Under the dispersed scenario, outer Sydney’s population in 2056 would only grow to 4.56 million, while inner Sydney’s would increase to 1.38 million.
Regional centres like Tamworth, Wagga Wagga and Port Macquarie would pick up Sydney’s reduced numbers, massively growing their existing populations.
Dr Houghton said any change to population distribution would require “significant redirection of where we think our infrastructure is going to go”.
We’ve done this to say, ‘well hang on, there’s another alternative pathway here’.
Dr Mark Houghton, Regional Australia Institute
“Business as usual growth is for those outer suburbs of Sydney and that’s where the infrastructure planning is heading,” he said.
“But we’ve done this to say, ‘well hang on, there’s another alternative pathway here’ and we need to redirect some of that whole strategic thinking to some of these [regional] places.
“Unless we start thinking about it, we’ll end up that business as usual scenario where we’ve got another four million people in our city.”
Hunter Business Chamber CEO Bob Hawes said the region was “very well positioned” to accommodate high growth if a regional population plan was adopted and infrastructure funding redirected.
“There is a list of imminent and potential infrastructure projects that will elevate the capacity of the region to attract investment and create new jobs, including the John Hunter Hospital Precinct redevelopment, Muswellbrook and Singleton bypasses, the M1 extension to Raymond Terrace, airport expansion and the proposed sports, entertainment and residential precinct at Broadmeadow,” he said.
“There is also demonstrable capacity to expand the provision of housing, both through apartment-style development in town centres and new sub-divisions in outer areas, and we have very healthy stocks of employment land.
“Like all areas, we have to be mindful of water security, but the Hunter is better-placed than many.”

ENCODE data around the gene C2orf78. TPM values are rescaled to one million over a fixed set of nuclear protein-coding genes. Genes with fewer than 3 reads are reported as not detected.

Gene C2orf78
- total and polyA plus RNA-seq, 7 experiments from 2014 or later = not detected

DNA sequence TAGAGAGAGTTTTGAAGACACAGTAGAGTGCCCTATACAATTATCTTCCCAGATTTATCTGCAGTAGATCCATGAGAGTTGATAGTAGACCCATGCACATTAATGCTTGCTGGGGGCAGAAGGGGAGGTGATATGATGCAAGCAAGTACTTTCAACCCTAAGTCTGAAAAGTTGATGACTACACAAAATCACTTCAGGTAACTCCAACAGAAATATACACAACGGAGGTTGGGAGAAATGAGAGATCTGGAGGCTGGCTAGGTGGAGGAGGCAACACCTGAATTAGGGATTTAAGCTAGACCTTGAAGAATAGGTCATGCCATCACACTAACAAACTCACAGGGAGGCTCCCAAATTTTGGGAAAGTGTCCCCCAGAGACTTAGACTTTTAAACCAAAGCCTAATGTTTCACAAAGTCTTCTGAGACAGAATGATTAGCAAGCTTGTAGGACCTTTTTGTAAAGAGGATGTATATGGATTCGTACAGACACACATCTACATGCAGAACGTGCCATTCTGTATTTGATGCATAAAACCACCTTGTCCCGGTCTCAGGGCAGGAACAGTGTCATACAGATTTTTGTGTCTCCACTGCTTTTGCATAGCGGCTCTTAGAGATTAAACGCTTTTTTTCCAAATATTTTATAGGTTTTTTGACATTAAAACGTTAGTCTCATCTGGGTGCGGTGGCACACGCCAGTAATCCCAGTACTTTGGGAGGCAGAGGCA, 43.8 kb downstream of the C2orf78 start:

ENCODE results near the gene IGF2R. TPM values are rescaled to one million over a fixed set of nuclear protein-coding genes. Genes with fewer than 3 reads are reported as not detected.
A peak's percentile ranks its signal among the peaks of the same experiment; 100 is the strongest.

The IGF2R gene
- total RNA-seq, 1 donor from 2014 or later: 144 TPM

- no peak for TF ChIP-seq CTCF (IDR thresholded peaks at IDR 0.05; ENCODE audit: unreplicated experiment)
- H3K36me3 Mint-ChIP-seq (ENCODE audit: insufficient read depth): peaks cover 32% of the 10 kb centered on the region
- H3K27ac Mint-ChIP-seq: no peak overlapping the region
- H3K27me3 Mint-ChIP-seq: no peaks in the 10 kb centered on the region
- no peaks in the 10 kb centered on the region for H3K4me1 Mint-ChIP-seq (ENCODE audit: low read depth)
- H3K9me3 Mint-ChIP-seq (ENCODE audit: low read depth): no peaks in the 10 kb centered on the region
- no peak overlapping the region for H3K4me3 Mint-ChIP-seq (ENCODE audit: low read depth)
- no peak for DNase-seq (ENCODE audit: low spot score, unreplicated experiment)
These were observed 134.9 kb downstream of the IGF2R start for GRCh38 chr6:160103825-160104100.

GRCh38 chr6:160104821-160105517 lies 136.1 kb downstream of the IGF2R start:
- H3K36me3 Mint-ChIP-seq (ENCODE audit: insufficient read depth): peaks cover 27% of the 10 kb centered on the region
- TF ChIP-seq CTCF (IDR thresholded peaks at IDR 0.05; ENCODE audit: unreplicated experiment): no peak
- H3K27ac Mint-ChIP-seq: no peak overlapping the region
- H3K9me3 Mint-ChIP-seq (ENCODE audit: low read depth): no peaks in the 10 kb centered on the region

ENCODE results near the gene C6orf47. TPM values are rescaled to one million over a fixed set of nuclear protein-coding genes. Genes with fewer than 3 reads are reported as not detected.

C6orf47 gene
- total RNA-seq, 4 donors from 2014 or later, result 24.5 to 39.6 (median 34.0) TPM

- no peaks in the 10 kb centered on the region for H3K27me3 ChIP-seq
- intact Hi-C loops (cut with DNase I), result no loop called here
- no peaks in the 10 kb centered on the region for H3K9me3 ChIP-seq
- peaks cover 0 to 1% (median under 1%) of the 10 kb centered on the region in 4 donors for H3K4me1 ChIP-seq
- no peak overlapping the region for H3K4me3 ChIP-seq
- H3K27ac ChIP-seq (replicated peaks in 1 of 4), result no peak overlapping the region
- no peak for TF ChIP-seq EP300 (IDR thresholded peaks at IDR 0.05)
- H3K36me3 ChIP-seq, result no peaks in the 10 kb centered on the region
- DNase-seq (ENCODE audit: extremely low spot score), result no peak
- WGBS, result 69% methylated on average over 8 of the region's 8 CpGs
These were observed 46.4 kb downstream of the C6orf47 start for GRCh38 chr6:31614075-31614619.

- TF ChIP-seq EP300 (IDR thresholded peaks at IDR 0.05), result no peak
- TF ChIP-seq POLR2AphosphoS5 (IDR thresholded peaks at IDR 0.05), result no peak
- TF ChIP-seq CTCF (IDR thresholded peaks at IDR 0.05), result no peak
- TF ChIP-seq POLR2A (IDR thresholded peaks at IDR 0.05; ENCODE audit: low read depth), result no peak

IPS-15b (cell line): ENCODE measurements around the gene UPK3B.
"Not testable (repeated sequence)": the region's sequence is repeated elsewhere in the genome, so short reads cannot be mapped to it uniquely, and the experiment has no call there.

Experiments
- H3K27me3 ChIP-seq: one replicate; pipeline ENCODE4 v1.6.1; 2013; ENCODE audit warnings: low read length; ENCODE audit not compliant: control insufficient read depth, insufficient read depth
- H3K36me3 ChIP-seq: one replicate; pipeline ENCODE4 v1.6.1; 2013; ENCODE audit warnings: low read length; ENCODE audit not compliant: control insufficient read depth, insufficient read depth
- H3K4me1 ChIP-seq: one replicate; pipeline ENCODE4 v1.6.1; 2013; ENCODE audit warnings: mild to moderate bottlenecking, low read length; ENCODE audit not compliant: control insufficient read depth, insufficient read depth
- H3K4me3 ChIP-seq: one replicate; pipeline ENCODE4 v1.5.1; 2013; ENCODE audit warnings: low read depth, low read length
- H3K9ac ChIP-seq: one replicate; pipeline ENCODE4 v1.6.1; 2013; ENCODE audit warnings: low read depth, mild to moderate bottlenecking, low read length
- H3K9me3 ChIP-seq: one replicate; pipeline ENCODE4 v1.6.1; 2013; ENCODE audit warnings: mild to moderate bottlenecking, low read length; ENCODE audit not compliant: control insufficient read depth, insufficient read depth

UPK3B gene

Dr Houghton said further increases in workforce density in Sydney CBD would not bring productivity gains and there was “much more to be gained” in the regions.
“The strong narrative, still, is that the regions are all in decline,” he said.
“We know there are about 10,000 jobs in regional NSW at the moment and a lot of them are skilled trades, skilled professions.
“They’re quite good jobs, long-term jobs and we know that employers are having trouble filling those. There’s potential to move now.”
One employer highlighting the benefits of living in a regional area to attract employees is Newcastle Permanent, which recently ran a recruitment drive promoting the region.
“The campaign insight was that people don’t just get a job when they move to Newcastle for work – they also get a great lifestyle,” CEO Bernadette Inglis said.
“While the lifestyle in a regional centre is a big factor in the decision to move, we also find that people want to maintain their professional goals, and appreciate that cities like Newcastle can still support opportunities to achieve those.
“We like to think that Newcastle Permanent has contributed to, and continues to benefit from, the increase in professionals coming from major capitals. I’m proud to be one of our most recent capital city converts, having relocated here from Sydney – and I’m delighted with the move.”